1


Elizabeth Sommers: Please explain your project to your colleagues and students in Humanities. What's the philosophy underlying your project? How did you go about turning the philosophy into the project?

David Renaker: To explain my project, The Atheist Seventeenth Century Website, a number of things have to be considered: the huge excess of printed matter in the Humanities, the politicization of scholarly publication, and the Christianization of Renaissance studies. In 1965, Morris Bishop, the head of the Modern Language Association of America, said that the quickest route to bankruptcy known to any university press was to publish quantities of literary studies, and that if every member of his Association published only one book in five years, the result would be 5,000 books a year. Things then only got worse instead of better. Clearly, we are consuming too much wood-pulp, sacrificing too many trees, for ephemeral ideas and trivial facts. The Internet should be the proving-ground of criticism and scholarship, after being tested on which, a book or essay might be promoted to print because it had shown itself to be indispensable.

And this would be liberating. My project was born when I saw an advertisement pasted to a fence: "All you need to own your own website is something to say." To publish in a scholarly journal you must crawl through a minefield of patronage, collusion, and the special interests of literary schools, cliques and cabals. In 1988, the MLA proposed to end this collusion by requiring that the editors not know the authors' names before reaching a decision--an elementary requirement of fairness, one would say. But Professor Stanley Fish wrote an essay arguing that a journal could not be published without this collusion and that he, for one, could not tell how good an essay was unless he knew both the name and the department of its author.

The Internet will free us of all this. We may feel frightened of the anonymity of being one in a series of eight million websites, but in this medium our ideas will stand on their own merits, not depending on conformity to the wishes of literary cliques. And, they will reach a global audience, more farflung than any university press can reach.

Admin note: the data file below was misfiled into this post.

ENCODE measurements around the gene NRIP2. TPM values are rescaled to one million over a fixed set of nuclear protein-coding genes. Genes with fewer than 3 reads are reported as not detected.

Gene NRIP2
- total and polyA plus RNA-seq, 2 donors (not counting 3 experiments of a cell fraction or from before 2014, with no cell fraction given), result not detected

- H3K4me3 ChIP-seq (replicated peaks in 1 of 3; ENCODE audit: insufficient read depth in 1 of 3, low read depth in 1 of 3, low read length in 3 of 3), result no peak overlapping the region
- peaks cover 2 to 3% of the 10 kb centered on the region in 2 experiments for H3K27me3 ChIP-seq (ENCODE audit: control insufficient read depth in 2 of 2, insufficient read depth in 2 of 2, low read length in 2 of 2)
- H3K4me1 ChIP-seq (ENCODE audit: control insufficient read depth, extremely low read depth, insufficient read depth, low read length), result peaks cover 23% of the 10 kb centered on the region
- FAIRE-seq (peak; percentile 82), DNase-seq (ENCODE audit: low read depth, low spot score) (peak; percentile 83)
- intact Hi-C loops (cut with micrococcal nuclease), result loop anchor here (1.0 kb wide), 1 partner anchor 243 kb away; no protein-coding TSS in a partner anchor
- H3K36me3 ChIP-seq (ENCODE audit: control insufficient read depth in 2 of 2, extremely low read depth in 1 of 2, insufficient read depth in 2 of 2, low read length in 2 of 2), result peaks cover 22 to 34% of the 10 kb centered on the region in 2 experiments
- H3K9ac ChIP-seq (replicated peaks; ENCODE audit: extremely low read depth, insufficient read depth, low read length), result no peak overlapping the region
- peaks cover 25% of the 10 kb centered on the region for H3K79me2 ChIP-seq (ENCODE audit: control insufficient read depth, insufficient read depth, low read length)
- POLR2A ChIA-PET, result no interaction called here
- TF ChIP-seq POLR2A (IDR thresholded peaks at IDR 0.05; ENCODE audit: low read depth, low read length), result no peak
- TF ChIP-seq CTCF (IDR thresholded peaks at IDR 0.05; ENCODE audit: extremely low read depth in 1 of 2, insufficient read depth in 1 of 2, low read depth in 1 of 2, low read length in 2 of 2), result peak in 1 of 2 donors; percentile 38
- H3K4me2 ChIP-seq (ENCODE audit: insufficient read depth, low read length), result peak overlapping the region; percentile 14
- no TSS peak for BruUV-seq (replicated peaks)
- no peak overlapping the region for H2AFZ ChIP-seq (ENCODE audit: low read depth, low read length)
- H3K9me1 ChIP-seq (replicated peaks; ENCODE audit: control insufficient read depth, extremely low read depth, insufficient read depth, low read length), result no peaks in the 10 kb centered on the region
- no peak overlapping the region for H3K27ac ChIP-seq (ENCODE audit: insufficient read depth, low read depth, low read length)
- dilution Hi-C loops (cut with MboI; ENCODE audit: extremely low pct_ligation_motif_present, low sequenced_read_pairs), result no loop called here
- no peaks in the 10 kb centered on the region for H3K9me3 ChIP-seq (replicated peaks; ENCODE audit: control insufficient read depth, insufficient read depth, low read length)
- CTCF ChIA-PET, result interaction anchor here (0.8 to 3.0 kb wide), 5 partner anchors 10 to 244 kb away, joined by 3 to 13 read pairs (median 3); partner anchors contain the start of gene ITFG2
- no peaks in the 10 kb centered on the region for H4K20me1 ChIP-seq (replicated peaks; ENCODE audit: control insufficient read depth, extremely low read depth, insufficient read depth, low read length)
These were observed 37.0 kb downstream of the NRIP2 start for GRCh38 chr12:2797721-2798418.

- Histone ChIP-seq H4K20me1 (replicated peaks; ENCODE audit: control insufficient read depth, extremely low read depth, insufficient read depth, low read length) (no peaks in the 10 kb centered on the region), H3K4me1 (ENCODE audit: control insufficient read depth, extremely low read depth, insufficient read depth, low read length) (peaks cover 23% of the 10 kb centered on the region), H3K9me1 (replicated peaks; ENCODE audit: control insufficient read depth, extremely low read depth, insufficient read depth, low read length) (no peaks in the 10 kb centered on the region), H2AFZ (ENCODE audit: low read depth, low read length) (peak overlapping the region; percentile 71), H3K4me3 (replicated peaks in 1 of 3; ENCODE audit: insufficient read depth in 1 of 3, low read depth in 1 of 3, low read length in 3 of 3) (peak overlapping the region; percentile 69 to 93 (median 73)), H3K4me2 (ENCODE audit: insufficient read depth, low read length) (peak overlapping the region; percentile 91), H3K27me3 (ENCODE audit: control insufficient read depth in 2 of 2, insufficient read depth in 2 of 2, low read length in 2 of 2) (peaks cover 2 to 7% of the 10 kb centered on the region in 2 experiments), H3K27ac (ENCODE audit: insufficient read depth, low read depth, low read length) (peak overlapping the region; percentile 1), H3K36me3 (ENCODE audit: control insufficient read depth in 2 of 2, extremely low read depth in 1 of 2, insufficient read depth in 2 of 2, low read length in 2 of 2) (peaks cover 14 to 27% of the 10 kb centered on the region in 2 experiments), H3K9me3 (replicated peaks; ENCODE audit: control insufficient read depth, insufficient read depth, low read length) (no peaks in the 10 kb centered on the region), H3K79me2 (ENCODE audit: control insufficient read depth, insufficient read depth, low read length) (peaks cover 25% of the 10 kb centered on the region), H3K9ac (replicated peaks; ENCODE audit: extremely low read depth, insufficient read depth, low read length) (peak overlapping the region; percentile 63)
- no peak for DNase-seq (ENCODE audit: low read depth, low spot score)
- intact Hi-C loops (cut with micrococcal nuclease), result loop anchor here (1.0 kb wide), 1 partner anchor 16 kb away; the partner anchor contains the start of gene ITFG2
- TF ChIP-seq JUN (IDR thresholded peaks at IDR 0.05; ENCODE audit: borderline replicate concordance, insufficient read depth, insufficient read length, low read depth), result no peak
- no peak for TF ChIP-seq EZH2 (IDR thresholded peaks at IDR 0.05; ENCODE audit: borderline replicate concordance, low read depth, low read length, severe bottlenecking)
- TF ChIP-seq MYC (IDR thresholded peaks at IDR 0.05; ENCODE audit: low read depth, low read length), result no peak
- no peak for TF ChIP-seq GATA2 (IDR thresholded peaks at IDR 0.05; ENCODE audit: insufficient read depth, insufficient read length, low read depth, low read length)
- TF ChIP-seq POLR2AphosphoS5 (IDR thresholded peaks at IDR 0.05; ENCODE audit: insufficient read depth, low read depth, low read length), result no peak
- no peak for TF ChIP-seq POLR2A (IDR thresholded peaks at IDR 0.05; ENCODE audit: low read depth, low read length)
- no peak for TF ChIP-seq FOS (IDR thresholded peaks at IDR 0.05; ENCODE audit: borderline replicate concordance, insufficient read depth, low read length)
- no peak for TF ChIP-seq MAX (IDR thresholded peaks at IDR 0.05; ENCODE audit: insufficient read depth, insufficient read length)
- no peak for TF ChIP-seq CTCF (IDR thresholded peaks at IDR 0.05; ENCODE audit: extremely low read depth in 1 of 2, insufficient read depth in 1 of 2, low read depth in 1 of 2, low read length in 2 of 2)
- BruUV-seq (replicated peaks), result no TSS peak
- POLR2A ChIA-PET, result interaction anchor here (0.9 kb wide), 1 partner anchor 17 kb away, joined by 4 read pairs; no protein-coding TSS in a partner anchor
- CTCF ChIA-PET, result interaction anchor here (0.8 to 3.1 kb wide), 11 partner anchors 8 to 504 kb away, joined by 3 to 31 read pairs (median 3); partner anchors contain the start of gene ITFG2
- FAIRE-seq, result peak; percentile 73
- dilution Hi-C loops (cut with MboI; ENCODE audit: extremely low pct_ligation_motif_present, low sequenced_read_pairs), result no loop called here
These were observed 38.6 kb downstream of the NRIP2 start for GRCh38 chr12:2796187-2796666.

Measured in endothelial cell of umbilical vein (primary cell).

Though the seventeenth Century was an age of fierce religious wars and persecutions, and growing skepticism, there has been a tendency to present it as an age of faith. This seems to be acute right now. For example, the latest biography of Robert Burton, author of The Anatomy of Melancholy, presents him virtually as a Christian saint, and his book as literally a sermon. In my website I'll labor to prove that he wasn't and it isn't.

Elizabeth Sommers: How is technology enhancing your ability to carry out your project?

David Renaker: In March of 2001 (only a month after I creaetd it), more than 1000 people accessed the website, from places as far away as Namibia, Egypt, Belgium and Australia as well as here at SFSU. Technology didn't enhance my project; it virtually created it from the ground up.

Elizabeth Sommers: How did you go about implementing it?

David Renaker: I sketched it on paper; Heidi Ward, then the English Department's in-house staff computer expert, selected the colors, ornaments and type fonts and assembled them into the home page and links. Later you taught me hypertext markup language (HTML) in which I could write texts.

Elizabeth Sommers: What do you find most troublesome about your web project?

David Renaker: I still feel, when I operate a computer, that I know and can use about one one-thousandth of its capabilities.

Elizabeth Sommers: What surprised you the most?

David Renaker: Namibia.


Back to About the Author

Copyright 2002-2004 by David Renaker. All rights reserved.